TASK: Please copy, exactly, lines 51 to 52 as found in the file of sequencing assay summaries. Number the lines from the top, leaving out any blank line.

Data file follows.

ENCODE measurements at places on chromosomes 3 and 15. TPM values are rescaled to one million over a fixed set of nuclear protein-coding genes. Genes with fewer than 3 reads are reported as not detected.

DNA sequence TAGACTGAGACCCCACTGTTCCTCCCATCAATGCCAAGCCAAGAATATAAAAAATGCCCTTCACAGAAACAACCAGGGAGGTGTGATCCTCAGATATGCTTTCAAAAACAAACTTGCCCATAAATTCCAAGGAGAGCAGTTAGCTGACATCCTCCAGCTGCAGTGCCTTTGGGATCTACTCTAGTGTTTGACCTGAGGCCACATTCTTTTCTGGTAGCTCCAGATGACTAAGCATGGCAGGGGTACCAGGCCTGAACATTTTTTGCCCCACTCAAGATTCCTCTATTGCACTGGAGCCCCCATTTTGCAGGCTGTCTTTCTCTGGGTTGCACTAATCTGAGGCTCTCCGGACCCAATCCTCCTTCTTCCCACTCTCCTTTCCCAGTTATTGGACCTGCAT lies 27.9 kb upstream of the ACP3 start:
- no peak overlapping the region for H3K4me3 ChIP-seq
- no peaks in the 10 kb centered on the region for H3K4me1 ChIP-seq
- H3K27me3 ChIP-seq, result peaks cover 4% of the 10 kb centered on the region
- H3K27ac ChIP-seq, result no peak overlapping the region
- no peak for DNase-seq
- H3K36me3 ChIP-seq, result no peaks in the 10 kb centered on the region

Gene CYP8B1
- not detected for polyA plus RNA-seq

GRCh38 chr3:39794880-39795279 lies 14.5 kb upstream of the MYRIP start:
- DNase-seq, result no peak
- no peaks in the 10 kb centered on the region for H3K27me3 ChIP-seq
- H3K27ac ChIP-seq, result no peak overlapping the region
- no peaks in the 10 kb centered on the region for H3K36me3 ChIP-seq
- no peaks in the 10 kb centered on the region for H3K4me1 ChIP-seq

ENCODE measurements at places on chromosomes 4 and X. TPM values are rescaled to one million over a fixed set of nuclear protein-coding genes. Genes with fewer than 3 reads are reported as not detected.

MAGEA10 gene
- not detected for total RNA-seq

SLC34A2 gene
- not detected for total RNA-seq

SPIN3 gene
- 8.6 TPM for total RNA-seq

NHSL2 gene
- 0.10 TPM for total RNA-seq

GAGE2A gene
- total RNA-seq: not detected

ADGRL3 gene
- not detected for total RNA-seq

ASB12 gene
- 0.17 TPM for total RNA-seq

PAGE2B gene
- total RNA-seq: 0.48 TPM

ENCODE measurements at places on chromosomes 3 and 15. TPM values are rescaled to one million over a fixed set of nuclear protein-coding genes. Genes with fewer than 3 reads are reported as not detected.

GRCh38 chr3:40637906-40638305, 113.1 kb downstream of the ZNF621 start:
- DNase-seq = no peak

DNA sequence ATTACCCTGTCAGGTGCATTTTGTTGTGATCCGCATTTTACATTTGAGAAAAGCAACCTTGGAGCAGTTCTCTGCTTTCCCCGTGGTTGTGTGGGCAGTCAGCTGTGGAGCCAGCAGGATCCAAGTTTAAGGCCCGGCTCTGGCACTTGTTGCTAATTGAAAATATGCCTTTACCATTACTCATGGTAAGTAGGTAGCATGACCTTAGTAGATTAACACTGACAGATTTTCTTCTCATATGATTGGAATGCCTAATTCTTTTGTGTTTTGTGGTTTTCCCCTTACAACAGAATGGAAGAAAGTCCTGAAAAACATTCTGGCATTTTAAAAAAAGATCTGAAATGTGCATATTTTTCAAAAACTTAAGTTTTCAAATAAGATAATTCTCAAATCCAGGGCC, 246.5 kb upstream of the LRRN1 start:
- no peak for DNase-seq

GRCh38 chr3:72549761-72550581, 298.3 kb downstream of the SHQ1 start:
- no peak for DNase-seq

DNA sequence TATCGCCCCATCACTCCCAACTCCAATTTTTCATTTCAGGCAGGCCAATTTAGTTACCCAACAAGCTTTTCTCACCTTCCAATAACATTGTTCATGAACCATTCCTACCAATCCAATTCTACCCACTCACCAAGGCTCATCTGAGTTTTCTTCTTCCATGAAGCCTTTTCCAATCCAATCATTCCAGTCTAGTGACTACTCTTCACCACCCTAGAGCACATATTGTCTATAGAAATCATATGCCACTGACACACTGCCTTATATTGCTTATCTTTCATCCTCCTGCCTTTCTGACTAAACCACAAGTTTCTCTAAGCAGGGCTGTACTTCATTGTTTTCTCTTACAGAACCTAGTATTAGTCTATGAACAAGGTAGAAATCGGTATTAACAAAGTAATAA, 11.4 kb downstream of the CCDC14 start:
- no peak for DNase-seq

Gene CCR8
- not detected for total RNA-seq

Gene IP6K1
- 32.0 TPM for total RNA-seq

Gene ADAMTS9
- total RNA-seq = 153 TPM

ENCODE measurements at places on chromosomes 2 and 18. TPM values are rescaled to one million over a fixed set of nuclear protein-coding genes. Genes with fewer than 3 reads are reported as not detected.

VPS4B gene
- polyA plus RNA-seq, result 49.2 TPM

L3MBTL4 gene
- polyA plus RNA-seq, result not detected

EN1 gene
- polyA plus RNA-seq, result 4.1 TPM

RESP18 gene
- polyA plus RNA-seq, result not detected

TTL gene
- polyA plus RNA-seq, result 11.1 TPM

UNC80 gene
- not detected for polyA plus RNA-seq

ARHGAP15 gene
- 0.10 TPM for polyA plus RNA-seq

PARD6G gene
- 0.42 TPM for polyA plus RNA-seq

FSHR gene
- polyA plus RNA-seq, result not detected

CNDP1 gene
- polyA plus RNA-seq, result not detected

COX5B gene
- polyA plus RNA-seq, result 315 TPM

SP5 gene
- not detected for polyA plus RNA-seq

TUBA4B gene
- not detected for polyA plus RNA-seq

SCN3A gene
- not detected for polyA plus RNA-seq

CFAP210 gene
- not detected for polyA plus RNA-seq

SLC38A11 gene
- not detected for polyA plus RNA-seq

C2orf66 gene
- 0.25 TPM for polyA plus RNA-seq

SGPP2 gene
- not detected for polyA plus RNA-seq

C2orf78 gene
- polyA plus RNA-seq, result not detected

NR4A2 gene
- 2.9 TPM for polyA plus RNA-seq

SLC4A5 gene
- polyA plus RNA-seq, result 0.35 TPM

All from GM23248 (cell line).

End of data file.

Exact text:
- polyA plus RNA-seq, result 49.2 TPM

L3MBTL4 gene